The opinion of the court was delivered by: ASPEN
MARVIN E. ASPEN, Chief Judge:
Plaintiff K.P. Yohannan brings this three-count complaint under 42 U.S.C. §§ 1981, 1983, 1985(3), alleging that the defendants unlawfully discriminated against him based on his race and national origin when he was fired from the Illinois Department of Mental Health and Developmental Disabilities (the Department). Presently before this court is the defendants' motion for summary judgment. For the reasons discussed below, we grant the motion.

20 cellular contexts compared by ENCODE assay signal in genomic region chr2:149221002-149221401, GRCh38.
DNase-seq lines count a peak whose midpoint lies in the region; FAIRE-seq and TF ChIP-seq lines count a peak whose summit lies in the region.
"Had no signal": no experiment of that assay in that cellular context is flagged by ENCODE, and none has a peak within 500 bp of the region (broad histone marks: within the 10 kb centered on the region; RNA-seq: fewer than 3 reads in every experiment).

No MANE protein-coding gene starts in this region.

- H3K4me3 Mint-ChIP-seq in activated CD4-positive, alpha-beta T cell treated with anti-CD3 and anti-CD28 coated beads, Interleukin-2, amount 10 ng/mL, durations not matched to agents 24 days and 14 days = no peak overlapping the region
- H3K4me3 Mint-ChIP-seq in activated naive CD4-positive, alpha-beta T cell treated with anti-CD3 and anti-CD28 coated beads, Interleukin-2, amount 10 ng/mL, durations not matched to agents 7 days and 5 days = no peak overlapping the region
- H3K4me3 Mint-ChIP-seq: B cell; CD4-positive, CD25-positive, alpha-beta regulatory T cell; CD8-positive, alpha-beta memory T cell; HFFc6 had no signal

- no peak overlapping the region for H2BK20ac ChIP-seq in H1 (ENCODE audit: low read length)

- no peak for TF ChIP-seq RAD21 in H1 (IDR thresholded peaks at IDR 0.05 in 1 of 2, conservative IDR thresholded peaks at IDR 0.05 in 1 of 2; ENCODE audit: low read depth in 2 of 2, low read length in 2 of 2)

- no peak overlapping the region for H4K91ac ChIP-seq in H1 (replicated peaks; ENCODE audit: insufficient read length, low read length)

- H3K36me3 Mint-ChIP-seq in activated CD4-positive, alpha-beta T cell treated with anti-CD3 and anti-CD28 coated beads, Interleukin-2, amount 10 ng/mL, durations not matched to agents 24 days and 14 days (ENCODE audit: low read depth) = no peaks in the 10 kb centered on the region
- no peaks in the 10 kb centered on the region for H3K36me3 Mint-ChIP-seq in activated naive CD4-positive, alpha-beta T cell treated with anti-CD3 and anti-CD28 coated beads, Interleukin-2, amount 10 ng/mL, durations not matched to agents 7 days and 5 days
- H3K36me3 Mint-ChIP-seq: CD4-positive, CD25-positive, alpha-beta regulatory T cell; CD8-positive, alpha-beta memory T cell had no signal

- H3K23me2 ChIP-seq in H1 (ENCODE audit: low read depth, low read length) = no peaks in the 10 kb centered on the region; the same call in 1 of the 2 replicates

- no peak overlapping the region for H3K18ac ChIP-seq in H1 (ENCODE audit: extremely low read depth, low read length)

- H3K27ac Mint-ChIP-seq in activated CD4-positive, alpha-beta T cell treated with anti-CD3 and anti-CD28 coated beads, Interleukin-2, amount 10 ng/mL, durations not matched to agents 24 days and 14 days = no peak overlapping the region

Yohannan, who is Asian-Indian, worked at the Kiley Mental Health Center as a Mental Health Technician from September 1984 until January 1995. As a Mental Health Technician, the plaintiff's primary duty was to supervise ten mental health patients in the particular "Unit" and "Home" assigned to him. Yohannan's discharge arose from an incident that occurred on September 20, 1994, when he was assigned to the night shift of Unit 1, Home 7. According to Mental Health Supervisor Manuel Duran, at 6:03 am, Duran entered Home 7 and saw Yohannan sleeping. Pl.'s 12(N)(3)(b) P 24; Defs.' 12(M) P 10. Yohannan, in contrast, denies that he was sleeping and indeed avers that he had just completed an hourly check-in telephone call at 6:02 am. Pl.'s 12(N) P 10. Duran reported his observation, which if true was the plaintiff's second sleeping-on-duty offense, to Unit 1 Administrator Jackie Crilly. Defs.' 12(M) PP 12-13. According to Crilly, she then considered what sanction to impose pursuant to Kiley's policy, which stated that a second offense of sleeping on duty "usually results in a suspension of greater" than ten days or a discharge. Id. P 15; id., App. A, Ex. 5 (Kiley Policy P II(B)(7)(b)). In recommending a discharge, Crilly avers that she weighed in aggravation Yohannan's prior disciplinary record, including the first sleeping-on-duty offense, and the particular danger posed by sleeping on duty during the third shift, when staffing is minimal. Id. P 15.